A classical question arises again and again. What if Balinese people do not feel to become Balinese again? What if they do not love Bali any longer? Probably, these questions are excessive, but it is advisable to keep it in retrospect. This becomes particularly important when at the moment we as Balinese people are in the swirl of world civilization as a result of the so rapid tourism development.
Not long ago, the government through the Coordinating Minister of Maritime Affairs, Indroyono Susilo, set visa-free for short visit for five countries, namely China, Japan, South Korea, Russia and Australia. These five countries added to the previous 15 other countries having received similar facilities. They consisted of the 9 ASEAN countries (Brunei Darussalam, Malaysia, the Philippines, Singapore, Thailand, Vietnam, Cambodia, Myanmar, Laos), Chile, Hong Kong, Macao, Morocco, Peru and Ecuador.
Minister Indroyono said the policy was taken to improve the growth of tourist arrivals to Indonesia. According to calculation, with the introduction of visa-free for short visit was expected to draw additional 450,000-500,000 travelers annually. Earlier, when submitting visa, each applicant would be charged at USD 25. So, if calculated roughly we will lose about USD 11,250 million of foreign exchange per year. “Indeed, we will lose USD 25 foreign exchange per traveler,” he said.
Probably Bali is just like the passage of life: namely passing through the birth, life and death. As the belief in Hinduism regarding the birth (utpati), life (stiti) and death (pralina) in the Tri Kona, will Bali pass through the passage like this in the future? Only God knows about this enigma. Who can determine the birth and who can predict about life as well as death? Once again, only God knows about it. It is an enigma of life where we cannot find the answer.
However, in the context of Bali, can the passage or cycle be analogized like that? When was this tiny island born? Does anyone know for sure about it? Here, our ancestors only knew that this island had been alive. They were living with the variety of lives on it. Their life goes with other humans as well as fauna, flora, nature as a whole, culture and so on. The island is giving life to another life that runs harmoniously.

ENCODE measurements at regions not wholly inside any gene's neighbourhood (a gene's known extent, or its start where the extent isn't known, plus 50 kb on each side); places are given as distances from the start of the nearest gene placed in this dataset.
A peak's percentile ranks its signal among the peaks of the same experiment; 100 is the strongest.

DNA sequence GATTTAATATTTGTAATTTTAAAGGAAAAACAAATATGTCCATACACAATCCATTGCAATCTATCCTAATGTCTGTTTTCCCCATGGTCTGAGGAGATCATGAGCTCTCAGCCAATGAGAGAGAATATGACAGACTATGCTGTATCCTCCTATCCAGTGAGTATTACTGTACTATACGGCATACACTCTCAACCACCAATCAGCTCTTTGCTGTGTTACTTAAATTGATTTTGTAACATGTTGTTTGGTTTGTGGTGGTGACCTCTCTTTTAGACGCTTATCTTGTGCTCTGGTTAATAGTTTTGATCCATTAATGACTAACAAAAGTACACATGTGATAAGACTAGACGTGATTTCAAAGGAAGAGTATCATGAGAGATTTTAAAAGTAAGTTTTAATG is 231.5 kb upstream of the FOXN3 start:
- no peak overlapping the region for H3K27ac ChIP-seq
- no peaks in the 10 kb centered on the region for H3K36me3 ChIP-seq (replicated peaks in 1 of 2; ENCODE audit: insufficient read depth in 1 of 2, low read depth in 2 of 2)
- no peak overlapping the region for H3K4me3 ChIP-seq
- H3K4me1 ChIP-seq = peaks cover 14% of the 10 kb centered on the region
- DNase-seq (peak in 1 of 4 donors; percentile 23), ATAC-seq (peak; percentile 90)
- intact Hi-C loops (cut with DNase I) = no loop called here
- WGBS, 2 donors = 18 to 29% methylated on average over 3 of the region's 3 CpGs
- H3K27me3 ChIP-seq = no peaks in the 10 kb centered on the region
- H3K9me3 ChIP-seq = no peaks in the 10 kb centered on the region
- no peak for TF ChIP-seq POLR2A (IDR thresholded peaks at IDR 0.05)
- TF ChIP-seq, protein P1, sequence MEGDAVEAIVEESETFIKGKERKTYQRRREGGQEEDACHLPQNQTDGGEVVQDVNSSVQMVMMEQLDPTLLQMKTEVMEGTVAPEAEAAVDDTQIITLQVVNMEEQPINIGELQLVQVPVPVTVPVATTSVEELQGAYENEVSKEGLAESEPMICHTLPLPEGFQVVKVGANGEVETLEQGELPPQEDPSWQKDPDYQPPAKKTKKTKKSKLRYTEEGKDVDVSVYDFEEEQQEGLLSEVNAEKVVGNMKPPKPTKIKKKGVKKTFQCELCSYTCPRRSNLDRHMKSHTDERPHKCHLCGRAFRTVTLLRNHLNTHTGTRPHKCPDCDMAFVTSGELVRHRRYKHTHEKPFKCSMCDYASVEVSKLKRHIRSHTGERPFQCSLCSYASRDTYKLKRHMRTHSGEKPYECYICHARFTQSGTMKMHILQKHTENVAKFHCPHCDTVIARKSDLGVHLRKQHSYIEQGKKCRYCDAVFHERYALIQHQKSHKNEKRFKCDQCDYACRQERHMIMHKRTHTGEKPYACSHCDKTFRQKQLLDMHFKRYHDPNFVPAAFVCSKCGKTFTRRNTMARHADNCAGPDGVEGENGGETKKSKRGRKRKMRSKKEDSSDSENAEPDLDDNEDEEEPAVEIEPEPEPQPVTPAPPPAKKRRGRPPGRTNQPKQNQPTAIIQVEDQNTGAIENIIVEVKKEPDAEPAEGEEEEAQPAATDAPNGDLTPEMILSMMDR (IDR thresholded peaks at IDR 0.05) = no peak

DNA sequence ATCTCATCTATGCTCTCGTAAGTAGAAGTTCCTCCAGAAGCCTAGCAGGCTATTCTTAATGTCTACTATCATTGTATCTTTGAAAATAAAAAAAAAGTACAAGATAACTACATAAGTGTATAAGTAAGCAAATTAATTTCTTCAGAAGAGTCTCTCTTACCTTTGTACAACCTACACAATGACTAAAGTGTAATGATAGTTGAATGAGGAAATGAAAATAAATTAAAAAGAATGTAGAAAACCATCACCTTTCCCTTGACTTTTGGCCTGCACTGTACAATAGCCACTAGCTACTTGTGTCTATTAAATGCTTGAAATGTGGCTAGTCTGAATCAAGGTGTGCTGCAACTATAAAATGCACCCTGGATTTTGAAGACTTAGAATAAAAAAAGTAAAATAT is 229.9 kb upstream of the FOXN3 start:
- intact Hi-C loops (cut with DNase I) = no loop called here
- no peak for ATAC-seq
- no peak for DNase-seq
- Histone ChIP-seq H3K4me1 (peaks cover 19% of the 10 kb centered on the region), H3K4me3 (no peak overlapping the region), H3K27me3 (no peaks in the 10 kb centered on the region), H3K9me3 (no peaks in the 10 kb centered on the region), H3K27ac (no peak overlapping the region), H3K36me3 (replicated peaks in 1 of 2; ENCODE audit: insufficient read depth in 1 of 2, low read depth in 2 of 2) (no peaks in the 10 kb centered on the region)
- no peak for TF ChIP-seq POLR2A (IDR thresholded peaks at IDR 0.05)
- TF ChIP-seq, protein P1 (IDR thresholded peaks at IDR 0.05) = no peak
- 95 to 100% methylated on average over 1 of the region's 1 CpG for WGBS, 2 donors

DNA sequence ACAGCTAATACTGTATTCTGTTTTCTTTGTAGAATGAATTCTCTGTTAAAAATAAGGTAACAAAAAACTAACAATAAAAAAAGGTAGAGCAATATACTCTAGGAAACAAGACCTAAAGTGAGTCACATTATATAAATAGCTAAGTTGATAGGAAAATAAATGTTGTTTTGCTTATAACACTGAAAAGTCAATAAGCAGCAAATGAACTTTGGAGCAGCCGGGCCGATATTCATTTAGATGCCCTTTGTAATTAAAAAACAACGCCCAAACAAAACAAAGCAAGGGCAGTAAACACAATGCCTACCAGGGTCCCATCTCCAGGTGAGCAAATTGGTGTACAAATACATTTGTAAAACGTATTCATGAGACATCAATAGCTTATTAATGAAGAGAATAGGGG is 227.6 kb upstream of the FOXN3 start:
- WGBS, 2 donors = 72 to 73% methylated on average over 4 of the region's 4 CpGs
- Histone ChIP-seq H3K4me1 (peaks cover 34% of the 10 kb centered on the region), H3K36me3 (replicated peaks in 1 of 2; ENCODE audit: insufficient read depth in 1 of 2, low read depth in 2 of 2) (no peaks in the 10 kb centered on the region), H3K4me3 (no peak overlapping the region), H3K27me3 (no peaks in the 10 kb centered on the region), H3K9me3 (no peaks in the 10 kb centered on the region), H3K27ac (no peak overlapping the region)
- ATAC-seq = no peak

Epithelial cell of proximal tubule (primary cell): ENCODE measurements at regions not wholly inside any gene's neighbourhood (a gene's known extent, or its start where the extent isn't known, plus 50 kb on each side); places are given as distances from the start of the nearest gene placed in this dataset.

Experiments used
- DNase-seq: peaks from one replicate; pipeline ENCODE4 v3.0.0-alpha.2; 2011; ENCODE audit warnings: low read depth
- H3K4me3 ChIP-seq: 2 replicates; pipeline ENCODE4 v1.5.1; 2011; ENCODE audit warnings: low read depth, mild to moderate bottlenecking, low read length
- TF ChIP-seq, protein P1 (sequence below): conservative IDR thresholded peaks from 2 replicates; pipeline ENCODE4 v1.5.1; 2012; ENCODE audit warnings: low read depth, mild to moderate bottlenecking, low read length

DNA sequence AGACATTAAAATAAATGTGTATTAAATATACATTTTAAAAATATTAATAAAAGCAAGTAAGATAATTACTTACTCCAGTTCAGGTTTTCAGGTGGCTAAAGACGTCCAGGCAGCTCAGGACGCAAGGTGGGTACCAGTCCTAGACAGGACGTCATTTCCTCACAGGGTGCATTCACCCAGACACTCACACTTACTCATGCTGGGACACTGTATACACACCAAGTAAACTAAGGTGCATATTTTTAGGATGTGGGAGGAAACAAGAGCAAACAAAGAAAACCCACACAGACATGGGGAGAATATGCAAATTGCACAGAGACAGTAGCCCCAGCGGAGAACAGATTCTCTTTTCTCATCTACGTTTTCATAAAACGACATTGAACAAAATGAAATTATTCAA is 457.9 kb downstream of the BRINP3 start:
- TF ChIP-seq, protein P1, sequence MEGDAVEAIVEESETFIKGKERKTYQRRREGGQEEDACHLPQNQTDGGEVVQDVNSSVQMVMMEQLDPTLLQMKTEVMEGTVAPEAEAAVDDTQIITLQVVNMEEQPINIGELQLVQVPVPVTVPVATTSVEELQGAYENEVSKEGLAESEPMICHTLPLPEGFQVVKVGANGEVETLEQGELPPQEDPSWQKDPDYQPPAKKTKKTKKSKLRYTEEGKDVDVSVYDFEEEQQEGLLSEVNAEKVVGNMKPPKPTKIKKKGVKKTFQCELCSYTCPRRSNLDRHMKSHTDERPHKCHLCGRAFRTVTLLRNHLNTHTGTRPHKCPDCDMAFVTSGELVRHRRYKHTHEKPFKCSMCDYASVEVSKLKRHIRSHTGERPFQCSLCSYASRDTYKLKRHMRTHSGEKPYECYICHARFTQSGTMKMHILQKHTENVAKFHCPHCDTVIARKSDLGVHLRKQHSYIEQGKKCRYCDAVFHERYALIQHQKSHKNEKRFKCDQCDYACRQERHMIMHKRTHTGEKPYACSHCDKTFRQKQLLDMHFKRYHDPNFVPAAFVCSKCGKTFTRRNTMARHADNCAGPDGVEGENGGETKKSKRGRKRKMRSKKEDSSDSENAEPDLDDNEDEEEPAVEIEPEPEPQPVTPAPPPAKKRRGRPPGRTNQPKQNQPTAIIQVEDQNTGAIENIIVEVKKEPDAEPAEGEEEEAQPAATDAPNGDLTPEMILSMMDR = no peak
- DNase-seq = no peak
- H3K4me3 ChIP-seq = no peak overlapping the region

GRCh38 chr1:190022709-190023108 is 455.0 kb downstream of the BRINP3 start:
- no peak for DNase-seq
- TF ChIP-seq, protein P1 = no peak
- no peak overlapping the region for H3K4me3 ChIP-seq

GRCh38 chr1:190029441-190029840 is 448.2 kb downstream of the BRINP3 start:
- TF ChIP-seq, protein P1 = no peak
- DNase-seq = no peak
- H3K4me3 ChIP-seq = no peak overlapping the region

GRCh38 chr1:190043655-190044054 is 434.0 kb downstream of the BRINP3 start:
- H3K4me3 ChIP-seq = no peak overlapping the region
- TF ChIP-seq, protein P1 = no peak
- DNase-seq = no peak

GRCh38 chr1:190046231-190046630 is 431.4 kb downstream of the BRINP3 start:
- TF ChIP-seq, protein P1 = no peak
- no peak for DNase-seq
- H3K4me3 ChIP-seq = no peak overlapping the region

Nowadays, Indonesia has a new leader, namely President Joko Widodo and Vice President Jusuf Kalla. By all means, the whole range of cabinet members that will run all the programs leading to the welfare of the Indonesian people in all the fields. It is a reasonable hope that makes sense and is not excessive. It is something like a new hope, the hope of the entire society that must be borne by Joko Widodo and Jusuf Kalla.
Will that hope come true? Hopefully, it will. Hopefully, it can be accompanied with the hard work of all the ranks, both the government and the people. Hopefully, corruption can be reduced. Hopefully, the people’s representatives in the legislative really work for the people. The officials must not commit corruption and waste public money. Then, the government should focus, while the people must support it. It’s a determination, a commitment.
Historical development of Lovina Beach in Northern Bali is indeed inseparable from the touch of the poet Anak Agung Panji Tisna or familiarly known as Panji Tisna. Starting around the 1950s, this noble poet built this area with the help of his foreign friends. His extensive association did not necessarily make this coastal tourist area grow rapidly. There were ups and downs over time.
The name Lovina itself is actually quite bizarre in the ears of Balinese people. There is a version saying if Lovina means ‘Love Indonesia.’ Quite reasonably, it is derived from the word Love and Ina. LOve is derived from English word while INA is a three-letter country used in the Asian Games 1963. However, in the context of Panji Tisna who founded Lovina in 1953, Lovina has a philosophical meaning. It was derived from two words, namely Love (English) and Balinese words /Ina/ or /inan/ meaning ‘mother.’ Thus, Lovina means Love of Mother or in a broader sense it means Love of Mother Earth. Probably, in the present context it is more relevant when interpreted as Love of Bali.
Page 1 of 9
Although it was not a performing art, a total of 735 Balinese women roasting coffee…